Rated 4 out of 5 by from AUTHOR OPERATES WITH PHILOSOPHICAL STATEMENTS I had difficulty to gain traction in Eric Hoffer’s The True Believer. I felt bombarded by wisdoms and common sense sayings that, so I thought, defy an approach to a pressing issue that could not be of less importance today than at the time of the book’s writing, 60 years ago. After reading through a bit, I had to revisit the cover: Thoughts on the nature of mass movements. The book delivers on its promise: Thoughts are exactly what you get, rather than a systematic analysis. The author himself points out that he does not aim at authority but rather at provoking questions. Hoffer penned his book under the impression of two world wars and the Great Depression, a time of upheaval that shaped modern society. He also represents a point of view of an American, living in a supreme societal system that seems beyond criticism. As such, the author writes under the ABSENCE of mass movements on his home turf. In his own sense, I feel that Hoffer is a true believer. His essential thesis goes something like this: Hey, I am a free American and superior to people of other nations. If you are a true believer, you have surrendered your individuality to the collective multitude. You are eternally incomplete and insecure. As much as I like and want to agree to what he says, I cannot trust neither his analysis nor his conclusions. Some of it, yes, but maybe only because I wish his wisdoms to be true. Here is an example of what I am trying to say: “The most dangerous moment for the regime of the Politburo will be when a considerable improvement in the economic conditions of the Russian masses has been achieved and the iron totalitarian rule somewhat relaxed. It is of interest that the assassination, in December 1934, of Stalin’s close friend Kirov happened not long after Stalin had announced the successful end of the first Five-Year Plan and the beginning of a new prosperous, joyous era.” The author operates with philosophical statements, which he backs up with unsubstantiated historic analogies. The coincidence does not necessarily confirm or refute the thesis. How that contributes to the knowledge of (religious or political) mass movements, is beyond me. However, I suppose that with this logic, I should be inclined to nod off on the concept that regimes are most volatile when the economy improves. Writing under such impressions as the fall of the Berlin Wall, of Desert Storm, of the Arab Spring that keeps on rocking the entire Middle East, and of my own research on the history of the three Judaic mass religions (see The Great Leap-Fraud – Social Economics of Religious Terrorism), it seems that the target itself is utterly volatile. I could probably make the opposite case that the most dangerous moments of regimes are when economic conditions deteriorate. This would prepare societies for CHANGE (read: Obama’s presidential race on undefined change) when longing for hope. Or, maybe I could create a thesis that mass movements are dependent on large economic disparities between regions. I would back it up with the argument that the poor man is not necessarily an unhappy man unless he is faced with the perception of a better alternative. Where I disagree with him most is that religion begins as mass movements. The Gospel itself explains that there remained very few believers after Jesus’s (fictional) death. History quite clearly backs up the case that religion is a very, very slow moving target that starts out by multiplying itself through the web of extended families in a process that takes generations. Hoffer borrows from the Gospel, when he proclaims that all mass movements must focus on the future and depreciate the present. Yet, by doing so, he merely states the obvious. What else would a mass movement focus on other than on the promise of a better future at the cost of rejecting (at least some of) the present? Anyone? For a more insightful read backed up with primary evidence check out the Great Leap-Fraud. You will not be disappointed.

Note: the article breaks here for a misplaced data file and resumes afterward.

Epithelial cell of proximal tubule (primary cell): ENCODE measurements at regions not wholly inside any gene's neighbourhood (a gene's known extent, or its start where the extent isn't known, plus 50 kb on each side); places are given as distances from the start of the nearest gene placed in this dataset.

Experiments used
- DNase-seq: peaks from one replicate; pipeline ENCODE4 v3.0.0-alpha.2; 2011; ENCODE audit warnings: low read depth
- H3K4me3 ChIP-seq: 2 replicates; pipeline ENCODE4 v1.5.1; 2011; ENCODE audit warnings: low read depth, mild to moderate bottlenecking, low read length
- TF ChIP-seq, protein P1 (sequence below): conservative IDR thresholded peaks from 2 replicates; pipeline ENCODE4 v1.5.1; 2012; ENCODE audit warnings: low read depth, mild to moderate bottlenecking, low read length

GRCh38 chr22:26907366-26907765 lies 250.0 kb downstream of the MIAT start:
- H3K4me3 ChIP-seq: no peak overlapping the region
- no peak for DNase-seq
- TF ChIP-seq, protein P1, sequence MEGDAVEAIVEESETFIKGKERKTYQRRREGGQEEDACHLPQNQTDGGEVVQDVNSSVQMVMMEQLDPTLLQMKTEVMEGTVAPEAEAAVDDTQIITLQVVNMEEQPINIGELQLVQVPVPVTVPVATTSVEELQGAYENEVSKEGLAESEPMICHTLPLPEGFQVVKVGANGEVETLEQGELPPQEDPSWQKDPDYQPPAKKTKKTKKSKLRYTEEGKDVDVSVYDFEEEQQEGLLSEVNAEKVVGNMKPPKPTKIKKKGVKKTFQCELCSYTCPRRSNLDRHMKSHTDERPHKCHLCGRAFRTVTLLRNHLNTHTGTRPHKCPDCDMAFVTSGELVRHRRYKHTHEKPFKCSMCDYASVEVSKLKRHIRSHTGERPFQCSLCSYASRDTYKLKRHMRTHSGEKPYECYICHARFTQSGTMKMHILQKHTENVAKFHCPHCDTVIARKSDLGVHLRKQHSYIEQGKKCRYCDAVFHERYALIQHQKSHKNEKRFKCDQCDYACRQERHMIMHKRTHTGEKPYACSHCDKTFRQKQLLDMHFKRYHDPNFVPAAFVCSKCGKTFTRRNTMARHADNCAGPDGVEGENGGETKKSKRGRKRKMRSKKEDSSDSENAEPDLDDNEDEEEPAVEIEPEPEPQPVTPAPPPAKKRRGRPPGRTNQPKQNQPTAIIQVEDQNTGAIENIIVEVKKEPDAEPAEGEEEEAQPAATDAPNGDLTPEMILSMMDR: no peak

Date published: 2011-08-23

Editorial Reviews

“He is a student of extraordinary perception and insight.The range of his reading and research is vast, amazing.He has written one of the most provocative books of our immediate day.” (--Christian Science Monitor)